Sunday, October 23, 2016

Judge assigned to wrongful death case against Hilary Clinton steps aside and asks for case to be reassigned after allegations of forum shopping

Back in August I reported that the parents of two Americans killed in Benghazi, Libya, filed a lawsuit Hillary Clinton for wrongful death, alleging the 2012 attack "was directly and proximately caused" by the then-secretary of state's mishandling of government secrets.  I my post (here) I suggested the allegations in the complaint would be very difficult to prove and that there was a chance the case would be considered a frivolous lawsuit, in which case it should be dismissed and the lawyer should be sanctioned.

Now, a new report published in Politico (here) provides an interesting update on the story.  The judge who had been assigned the case decided to set aside and send the case back for reassignment.  It turns out the attorney who filed the case wanted that specific judge (a long time Clinton critic) and apparently tried to manipulate the system in order to get him.  According to the story, Clinton's lawyers filed a motion arguing, among other things that the plaintiffs' lawyer has a history of "judge shopping" and the judge gave up the case.

This new development adds to my concern over the plaintiffs' lawyer.  Did he first file a frivolous lawsuit and then try to manipulate the system in order to shop for the judge he wanted?   Will there be a hearing to discuss these questions?  Will the new judge impose sanctions?  Stay tuned...

Sunday, October 16, 2016

What are "non-economic damages" and why do tort reformers want to limit victims' ability to recover for them?

A few days ago I reported that the Supreme Court of Arkansas eliminated a ballot initiative that would have drastically capped compensation for “non-economic damages” to victims of medical malpractice and nursing home abuse.  (In fact, it has been reported that the initiative was the brainchild of the nursing home industry.)

In response to this news, the PopTort has posted a good short comment on the nature of non-economic damages and the effects of placing "caps" on them.  You should read it here.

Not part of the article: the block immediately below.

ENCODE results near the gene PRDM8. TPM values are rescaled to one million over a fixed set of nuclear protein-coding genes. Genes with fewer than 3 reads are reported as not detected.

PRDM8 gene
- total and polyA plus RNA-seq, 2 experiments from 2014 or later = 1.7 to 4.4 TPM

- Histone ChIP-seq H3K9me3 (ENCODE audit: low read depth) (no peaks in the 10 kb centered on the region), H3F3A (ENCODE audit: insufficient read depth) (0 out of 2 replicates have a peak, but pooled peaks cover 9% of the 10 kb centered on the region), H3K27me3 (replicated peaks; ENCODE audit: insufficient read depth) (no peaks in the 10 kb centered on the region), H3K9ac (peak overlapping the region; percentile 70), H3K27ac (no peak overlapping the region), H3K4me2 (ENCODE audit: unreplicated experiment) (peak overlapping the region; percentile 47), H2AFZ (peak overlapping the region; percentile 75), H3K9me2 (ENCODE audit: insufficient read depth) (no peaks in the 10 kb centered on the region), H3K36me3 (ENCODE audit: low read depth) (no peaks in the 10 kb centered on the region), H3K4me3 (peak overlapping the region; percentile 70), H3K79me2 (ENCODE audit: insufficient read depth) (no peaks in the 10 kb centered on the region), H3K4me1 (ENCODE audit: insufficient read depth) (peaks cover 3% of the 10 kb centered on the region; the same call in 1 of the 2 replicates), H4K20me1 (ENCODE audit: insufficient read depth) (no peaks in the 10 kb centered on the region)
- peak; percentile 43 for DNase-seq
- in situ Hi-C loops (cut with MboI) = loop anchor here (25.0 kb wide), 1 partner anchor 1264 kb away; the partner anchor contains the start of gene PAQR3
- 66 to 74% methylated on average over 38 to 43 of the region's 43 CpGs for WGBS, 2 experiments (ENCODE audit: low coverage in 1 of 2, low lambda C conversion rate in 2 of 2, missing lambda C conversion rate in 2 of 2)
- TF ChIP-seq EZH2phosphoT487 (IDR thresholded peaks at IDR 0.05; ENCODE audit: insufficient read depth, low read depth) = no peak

Thursday, October 13, 2016

Movement afoot to prevent a vote on Arkansas referendum that would cap attorney fees and damages in medical cases -- UPDATED

September 3, 2016:   The ABA Journal online is reporting that two lawsuits have been filed this week to block an Arkansas ballot referendum that would cap non-economic damages and attorney fees in medical injury cases.  The state’s Bar Association also opposes the proposed measure which would require legislators to create a cap for non-economic damages in medical lawsuits against health-care providers of at least $250,000, and would limit contingency fees to one-third of any recovery after all costs of the litigation are deducted.

UPDATE (Oct. 13, 2016):  The TortsProf blog is reporting today that the Arkansas Supreme Court has just killed the ballot initiative.  TortsProf has a link to more information. 

Saturday, October 1, 2016

Update on the debate regarding possible liability for injuries caused by autonomous cars

I have been following the debate regarding the development of so called "self driving cars" or "autonomous cars and the debate on the legal issues that will arise regarding liability for injuries caused by them.  My previous posts (with lots of links to more information) are here, here, here and here.

One of the more interesting questions that is being debated is whether a car should be programmed to kill its occupants if it means saving the lives of other people or whether government regulations should focus on a utilitarian model where the vehicle is programmed to prioritize the good of the overall public above the individual.

This philosophical question - usually referred to as the trolley car problem - has been the subject of discussion in philosophy classes and books for a long time.  (You can watch such a class at Harvard here).

Interestingly, however, Techdirt is reporting that according to some engineers, the trolley problem should not be an issue when it comes to autonomous cars.  Or, at least, not yet.  For now, engineers are concerned with more basic problems.  As the article concludes:
[The trolley questions is] still a question that needs asking, but with no obvious solution on the horizon, engineers appear to be focused on notably more mundane problems. For example one study suggests that while self-driving cars do get into twice the number of accidents of manually controlled vehicles, those accidents usually occur because the automated car was too careful -- and didn't bend the rules a little like a normal driver would (rear ended for being too cautious at a right on red, for example). As such, the current problem du jour isn't some fantastical scenario involving an on-board AI killing you to save a busload of crying toddlers, but how to get self-driving cars to drive more like the inconsistent, sometimes downright goofy, and error-prone human beings they hope to someday replace. 
You can read the article (and the comments posted below it) here

Friday, September 16, 2016

Ohio Supreme Court clarifies the meaning of the state's Good Samaritan statute

About two weeks ago, the Ohio Supreme Court issued an important opinion interpreting the state’s “Good Samaritan statute,” a phrase that, as I am sure you know, refers to statutes to provide immunity to people who cause injuries while trying to help others under circumstances where there is no affirmative duty to do so.  The case is called Carter v. Reese and you can read the opinion here.